Posts Tagged ‘eating animals

Eating Animals is Wrong, I’ll Have the Burger

» April 24th, 2013

Here are two stories that, taken together, are kind of thought provoking. First: The other day, while running, a friend told me that he was recently at dinner with a colleague whose daughter is vegan. When the topic of her veganism came up, the colleague said, “the problem now is that I know I shouldn’t eat meat and so, when I do, I feel really badly about it.” This awareness, in it’s way, kind of annoyed her. She now knew too much.  Which can be very inconvenient.  

Second: Last night, I got an e-mail from another friend with a Psychology Today blog post attached. The post was written by Hal Herzog, author of Some We Love, Some We Hate, Some We Eat, and the topic was “why are there so few vegetarians?” The article quotes the psychologist Jonathan Haidt, author of The Happiness Hypothesis, on why so many humans find it difficult to forgo animal products. After reading Peter Singer’s Animal Liberation, Haidt’s consciousness was raised. But note his reaction: “Since that day, I have been morally opposed to all forms of factory farming. Morally opposed but not behaviorally opposed. I love the taste of meat, and the only thing that changed the after reading Singer is that I thought about my hypocrisy each time I ordered a hamburger.”

As vegan advocates and activists, our initial inclination to such a confession might be to castigate it as confirmation of weak character. Morally opposed but not behaviorally opposed? I mean, come on. Lame, pitiful, cowardly, etc, etc. A more generous and productive tact, however, might be to first acknowledge that even the dimmest awareness that the act of eating animals carries moral implications is, albeit regrettably, a sign of moral progress and, next, to bore into why a man as intelligent and morally cognizant as Haidt could say what he said and not be guillotined by the logic police. Ditto for the woman—a professor—who feels bad about eating animals but still continues to dig in. What’s really going on here?

My very strong sense is that neither of the two reluctant meat-eaters noted here would apply their moral/behavioral dichotomy to other situations involving animals. If an organization of psychopaths who derived genuine euphoric pleasure from tossing kittens into the dryer declared that they were morally but not behaviorally opposed to the gratuitous torture of kittens because, you know, it made them laugh hard and feel really good, I seriously doubt Haidt and the professor would grant their approval. So then, why is the moral-but-not-behavioral opposition culturally acceptable when it comes to doing something arguably much worse—like, say, killing and eating animals? It is, I think, a critical question, one we overlook by simply castigating the people who say such things.

I’ve used the term “tyranny of taste” in other contexts. Well, I think we’re seeing it here as well. In fact, I think we’re seeing an especially virulent strain of it. When it comes to our treatment of animals, there’s something different and fundamental about the basic act of putting an edible substance in your mouth (or not, I guess) and declaring pleasure from it. In an odd but understandable way, it becomes less an animal rights issue than right to my body issue, veering perilously into the pro-choice politics and the abortion debate lane. Don’t tell me what I can and cannot do to my body. That’s my business. Keep your laws off my mouth, vegan!  [Please note that I am not agreeing with this perilous lane weaving. I'm just bringing it up, reluctantly, since, the last time I did, I was nearly dragged to another guillotine.]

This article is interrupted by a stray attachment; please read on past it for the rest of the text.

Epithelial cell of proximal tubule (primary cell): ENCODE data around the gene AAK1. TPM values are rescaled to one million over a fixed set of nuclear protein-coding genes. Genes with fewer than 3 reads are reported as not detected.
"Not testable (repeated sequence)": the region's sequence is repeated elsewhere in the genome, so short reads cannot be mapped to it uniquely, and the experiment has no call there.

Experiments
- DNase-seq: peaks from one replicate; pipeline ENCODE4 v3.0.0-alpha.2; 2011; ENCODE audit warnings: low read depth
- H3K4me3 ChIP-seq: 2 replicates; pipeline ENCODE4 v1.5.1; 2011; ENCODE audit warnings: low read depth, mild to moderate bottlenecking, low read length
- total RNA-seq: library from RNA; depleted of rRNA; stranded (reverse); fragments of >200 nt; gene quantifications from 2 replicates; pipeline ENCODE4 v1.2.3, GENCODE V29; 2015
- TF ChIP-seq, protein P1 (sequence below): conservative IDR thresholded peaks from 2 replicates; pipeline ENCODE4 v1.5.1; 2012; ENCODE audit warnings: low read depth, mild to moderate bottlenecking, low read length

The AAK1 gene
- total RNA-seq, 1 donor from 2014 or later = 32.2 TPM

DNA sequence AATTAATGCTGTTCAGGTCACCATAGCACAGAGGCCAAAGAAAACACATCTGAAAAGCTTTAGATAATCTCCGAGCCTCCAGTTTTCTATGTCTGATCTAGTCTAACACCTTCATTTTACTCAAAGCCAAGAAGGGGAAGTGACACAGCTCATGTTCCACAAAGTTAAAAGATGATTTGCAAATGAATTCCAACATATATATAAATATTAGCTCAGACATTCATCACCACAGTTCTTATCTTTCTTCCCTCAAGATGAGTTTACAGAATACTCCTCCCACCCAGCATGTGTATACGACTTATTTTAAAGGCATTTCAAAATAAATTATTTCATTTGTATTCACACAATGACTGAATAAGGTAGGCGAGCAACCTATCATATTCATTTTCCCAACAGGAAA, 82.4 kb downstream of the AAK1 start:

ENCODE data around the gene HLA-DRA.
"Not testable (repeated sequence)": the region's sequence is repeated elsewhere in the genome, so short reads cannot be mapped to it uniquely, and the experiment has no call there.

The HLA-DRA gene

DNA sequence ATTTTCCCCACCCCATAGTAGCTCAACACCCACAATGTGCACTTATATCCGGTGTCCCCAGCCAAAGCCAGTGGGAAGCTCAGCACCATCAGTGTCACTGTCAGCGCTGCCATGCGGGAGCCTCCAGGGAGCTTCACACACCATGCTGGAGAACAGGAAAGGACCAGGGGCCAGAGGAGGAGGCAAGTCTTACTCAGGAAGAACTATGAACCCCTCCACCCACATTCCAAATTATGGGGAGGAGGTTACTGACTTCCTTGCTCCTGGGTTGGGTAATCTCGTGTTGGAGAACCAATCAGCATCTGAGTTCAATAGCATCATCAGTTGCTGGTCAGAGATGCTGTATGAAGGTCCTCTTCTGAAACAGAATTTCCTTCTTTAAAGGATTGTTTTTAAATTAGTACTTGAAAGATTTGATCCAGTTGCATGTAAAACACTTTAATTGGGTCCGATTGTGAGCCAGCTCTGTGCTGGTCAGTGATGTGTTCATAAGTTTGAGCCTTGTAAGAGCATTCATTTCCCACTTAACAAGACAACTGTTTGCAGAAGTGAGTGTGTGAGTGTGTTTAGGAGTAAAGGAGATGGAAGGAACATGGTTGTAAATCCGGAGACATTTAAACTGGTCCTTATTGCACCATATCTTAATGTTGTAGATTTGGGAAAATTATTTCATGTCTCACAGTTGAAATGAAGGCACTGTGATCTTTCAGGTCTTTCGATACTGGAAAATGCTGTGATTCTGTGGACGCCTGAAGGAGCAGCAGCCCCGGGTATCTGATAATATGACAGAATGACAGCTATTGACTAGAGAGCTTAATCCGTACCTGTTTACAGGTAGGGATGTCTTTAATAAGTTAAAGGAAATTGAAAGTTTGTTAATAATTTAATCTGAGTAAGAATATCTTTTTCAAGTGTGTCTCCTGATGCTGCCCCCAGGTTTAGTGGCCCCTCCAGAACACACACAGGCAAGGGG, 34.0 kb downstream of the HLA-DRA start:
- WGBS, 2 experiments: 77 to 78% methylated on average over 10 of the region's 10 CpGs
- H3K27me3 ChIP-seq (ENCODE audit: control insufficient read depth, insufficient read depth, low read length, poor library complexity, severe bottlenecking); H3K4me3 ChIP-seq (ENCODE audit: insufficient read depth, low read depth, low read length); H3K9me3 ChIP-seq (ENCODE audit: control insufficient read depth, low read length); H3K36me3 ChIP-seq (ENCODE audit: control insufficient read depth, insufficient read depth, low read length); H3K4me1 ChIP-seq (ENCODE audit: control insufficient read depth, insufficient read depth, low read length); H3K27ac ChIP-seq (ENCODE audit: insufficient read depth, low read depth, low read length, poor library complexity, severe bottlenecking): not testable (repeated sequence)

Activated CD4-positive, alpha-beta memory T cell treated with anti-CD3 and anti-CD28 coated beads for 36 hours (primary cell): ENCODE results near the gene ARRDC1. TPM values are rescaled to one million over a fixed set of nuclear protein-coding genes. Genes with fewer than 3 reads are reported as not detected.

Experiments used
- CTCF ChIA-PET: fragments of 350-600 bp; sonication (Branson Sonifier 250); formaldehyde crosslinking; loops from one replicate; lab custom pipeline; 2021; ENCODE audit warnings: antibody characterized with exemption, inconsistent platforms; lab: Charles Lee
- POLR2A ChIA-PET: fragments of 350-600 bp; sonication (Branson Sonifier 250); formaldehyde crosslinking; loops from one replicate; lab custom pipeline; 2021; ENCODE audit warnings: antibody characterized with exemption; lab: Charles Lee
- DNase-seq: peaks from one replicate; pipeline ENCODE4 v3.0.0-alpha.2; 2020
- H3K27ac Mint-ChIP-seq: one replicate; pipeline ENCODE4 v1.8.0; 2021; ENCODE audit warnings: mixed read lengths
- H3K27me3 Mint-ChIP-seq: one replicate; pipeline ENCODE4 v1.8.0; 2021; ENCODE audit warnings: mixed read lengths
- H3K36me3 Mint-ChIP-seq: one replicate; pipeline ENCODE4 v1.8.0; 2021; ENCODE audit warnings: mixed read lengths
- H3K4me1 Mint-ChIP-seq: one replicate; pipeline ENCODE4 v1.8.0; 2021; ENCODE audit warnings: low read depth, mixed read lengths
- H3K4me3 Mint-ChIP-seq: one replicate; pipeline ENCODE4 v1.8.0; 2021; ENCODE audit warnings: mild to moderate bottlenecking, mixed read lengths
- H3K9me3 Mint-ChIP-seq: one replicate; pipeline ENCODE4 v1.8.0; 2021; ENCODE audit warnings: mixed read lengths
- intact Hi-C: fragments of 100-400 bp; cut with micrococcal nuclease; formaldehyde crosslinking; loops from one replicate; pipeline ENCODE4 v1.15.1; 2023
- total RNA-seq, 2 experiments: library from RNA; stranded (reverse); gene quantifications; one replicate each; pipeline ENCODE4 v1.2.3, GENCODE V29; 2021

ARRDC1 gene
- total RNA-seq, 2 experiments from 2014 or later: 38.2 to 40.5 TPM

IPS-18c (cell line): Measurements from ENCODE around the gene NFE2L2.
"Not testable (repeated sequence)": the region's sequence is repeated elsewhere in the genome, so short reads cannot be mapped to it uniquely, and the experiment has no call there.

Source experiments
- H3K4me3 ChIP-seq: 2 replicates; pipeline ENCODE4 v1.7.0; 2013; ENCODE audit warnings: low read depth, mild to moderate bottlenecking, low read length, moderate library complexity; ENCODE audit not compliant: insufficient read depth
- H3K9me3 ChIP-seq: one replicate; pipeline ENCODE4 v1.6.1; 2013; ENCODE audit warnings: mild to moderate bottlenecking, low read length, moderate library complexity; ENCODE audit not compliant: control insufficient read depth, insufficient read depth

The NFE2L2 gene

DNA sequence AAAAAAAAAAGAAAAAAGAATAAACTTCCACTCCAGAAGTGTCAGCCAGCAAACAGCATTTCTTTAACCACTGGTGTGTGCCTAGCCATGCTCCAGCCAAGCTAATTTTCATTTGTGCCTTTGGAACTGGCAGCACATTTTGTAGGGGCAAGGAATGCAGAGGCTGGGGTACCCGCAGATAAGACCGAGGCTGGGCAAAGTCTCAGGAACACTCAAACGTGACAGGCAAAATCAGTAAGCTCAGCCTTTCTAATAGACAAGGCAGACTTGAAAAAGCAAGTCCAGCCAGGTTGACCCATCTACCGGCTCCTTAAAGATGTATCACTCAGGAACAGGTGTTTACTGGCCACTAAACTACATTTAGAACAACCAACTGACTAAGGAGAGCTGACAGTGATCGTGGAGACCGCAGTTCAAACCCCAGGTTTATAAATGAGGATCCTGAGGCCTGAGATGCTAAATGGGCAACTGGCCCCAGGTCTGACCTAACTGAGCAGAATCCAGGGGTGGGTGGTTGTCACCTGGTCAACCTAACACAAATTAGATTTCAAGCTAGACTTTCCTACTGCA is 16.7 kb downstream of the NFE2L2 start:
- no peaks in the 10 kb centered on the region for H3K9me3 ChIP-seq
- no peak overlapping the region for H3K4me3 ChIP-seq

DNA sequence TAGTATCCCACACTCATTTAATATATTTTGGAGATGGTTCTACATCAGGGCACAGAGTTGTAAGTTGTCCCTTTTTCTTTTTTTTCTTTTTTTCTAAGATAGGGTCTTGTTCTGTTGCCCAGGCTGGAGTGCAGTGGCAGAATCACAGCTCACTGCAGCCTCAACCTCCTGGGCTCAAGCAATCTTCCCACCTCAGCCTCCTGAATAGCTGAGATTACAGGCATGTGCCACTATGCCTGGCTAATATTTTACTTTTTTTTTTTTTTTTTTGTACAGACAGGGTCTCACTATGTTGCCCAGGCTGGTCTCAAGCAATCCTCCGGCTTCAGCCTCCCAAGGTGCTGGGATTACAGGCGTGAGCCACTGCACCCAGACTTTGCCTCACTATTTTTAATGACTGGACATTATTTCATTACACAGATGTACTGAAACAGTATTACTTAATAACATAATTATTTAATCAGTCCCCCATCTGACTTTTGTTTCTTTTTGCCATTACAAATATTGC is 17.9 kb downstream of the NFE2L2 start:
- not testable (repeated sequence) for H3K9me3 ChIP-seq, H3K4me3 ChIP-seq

If I’m at all correct in the claim that humans are arbitrarily quick to subsume animal rights to a false sense of a basic right to taste whatever we please, perhaps even as a right to body issue, it is worth highlighting that we do not sanction the arbitrary satisfaction of other desires, such as, most notably, sexual ones. We cannot go out and engage in sexual acts wherever and whenever and whomever we want to because it feels so good to do so. But still, the right-to-the-taste-my-mouth belief strikes me as very real and perhaps helps explain Haidt’s position. It also highlights a philosophical issue that we must bring into the public sphere.

The other thought I had is that we are, as a culture of meat eaters, working from a basic misunderstanding of pleasure. Of taste. I hear it over and over again, even from people I love and respect, that meat just tastes too good to give up. This is said, again, with a nascent awareness that there are moral implications to the act of eating animals, which only makes the assertion of the culinary euphoria of flesh that much more convincing. But I must ask: does meat per se really taste good? I’m not entirely sure we can even answer questions about something as subjective as taste with objective information, but given the work being done on sugar, salt, and fat—and our physiological response to these substances—I think it’s possible.

I’m sure there’s a lot of research out there on the physiological logistics of deriving pleasure from meat. Or not. But from what I remember, it was never the flesh of a burger that I liked so much as the texture of the bun, the condiments, the creaminess of the cheese, the smokiness of the grill, and, maybe more than anything else, the cultural message that eating a burger satisfied something deep and primordial. But even back then, in the prehistoric pre-vegan days, the idea of chomping down a naked burger was not appetizing.

I do wonder, then, whether we really do enjoy the taste of meat or, instead, have merely been sold a bill of goods wrapped in a good story and stamped with approval from those immoral and behaviorally decrepit cretins who profit from the sale of animals. But I wonder about a lot of things.